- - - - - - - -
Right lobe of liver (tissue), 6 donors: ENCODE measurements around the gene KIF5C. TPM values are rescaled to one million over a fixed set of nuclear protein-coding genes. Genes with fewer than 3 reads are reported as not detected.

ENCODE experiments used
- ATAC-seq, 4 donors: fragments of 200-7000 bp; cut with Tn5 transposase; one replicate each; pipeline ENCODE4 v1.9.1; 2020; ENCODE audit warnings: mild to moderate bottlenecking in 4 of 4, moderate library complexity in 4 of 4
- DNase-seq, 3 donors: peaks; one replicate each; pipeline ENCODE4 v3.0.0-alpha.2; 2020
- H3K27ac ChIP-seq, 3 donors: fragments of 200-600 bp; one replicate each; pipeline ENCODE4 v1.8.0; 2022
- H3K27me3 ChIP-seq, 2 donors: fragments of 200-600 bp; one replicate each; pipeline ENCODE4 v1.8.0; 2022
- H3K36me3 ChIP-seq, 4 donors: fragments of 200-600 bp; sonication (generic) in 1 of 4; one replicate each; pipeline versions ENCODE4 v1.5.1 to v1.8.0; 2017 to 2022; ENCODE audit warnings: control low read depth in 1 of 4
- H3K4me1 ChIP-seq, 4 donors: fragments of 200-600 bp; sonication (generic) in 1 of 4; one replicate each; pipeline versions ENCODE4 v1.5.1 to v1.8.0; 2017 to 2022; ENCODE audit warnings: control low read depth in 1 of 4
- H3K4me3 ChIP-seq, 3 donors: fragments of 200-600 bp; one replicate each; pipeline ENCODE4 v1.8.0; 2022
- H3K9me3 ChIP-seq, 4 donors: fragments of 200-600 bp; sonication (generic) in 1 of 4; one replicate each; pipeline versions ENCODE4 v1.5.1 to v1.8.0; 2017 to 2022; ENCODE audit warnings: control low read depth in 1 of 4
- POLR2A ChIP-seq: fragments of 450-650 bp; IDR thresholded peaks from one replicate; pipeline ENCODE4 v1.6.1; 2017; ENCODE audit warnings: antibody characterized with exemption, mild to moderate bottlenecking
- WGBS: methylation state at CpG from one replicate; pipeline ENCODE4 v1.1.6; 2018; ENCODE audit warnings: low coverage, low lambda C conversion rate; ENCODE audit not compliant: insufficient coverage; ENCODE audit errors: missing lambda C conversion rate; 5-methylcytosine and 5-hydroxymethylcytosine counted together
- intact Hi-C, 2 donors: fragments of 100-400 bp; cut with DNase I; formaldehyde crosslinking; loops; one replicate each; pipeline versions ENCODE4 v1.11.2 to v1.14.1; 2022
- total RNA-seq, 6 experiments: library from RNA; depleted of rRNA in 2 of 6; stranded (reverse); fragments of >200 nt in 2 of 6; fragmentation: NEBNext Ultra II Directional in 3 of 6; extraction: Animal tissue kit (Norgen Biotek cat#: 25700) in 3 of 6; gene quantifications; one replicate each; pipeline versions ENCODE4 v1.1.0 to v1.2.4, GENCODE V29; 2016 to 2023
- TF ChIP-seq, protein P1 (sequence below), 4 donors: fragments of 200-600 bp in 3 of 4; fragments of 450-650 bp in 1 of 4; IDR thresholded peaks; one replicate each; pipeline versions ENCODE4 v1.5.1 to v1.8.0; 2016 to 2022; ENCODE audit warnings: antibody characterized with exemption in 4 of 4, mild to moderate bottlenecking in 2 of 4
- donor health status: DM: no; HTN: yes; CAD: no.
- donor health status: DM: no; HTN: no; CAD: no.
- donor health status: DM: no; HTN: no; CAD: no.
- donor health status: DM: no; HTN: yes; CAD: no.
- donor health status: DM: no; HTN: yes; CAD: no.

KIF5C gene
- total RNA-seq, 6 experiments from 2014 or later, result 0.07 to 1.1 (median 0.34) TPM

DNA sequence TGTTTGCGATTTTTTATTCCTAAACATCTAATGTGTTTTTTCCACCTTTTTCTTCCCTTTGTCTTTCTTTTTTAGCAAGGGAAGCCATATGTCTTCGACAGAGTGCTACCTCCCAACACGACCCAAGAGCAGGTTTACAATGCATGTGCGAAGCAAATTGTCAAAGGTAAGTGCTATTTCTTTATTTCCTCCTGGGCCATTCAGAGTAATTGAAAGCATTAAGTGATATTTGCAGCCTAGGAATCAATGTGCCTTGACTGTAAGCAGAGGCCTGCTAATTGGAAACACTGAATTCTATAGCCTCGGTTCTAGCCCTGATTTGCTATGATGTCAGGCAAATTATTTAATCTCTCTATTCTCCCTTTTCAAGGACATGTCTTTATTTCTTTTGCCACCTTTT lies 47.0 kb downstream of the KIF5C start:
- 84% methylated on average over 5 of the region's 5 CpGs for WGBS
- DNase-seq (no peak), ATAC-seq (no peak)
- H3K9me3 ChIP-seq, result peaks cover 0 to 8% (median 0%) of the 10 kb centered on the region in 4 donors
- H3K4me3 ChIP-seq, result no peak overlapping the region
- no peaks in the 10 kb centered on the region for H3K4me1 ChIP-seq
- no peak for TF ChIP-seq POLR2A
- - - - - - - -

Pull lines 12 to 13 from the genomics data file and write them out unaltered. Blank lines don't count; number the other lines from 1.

- WGBS: methylation state at CpG from one replicate; pipeline ENCODE4 v1.1.6; 2018; ENCODE audit warnings: low coverage, low lambda C conversion rate; ENCODE audit not compliant: insufficient coverage; ENCODE audit errors: missing lambda C conversion rate; 5-methylcytosine and 5-hydroxymethylcytosine counted together
- intact Hi-C, 2 donors: fragments of 100-400 bp; cut with DNase I; formaldehyde crosslinking; loops; one replicate each; pipeline versions ENCODE4 v1.11.2 to v1.14.1; 2022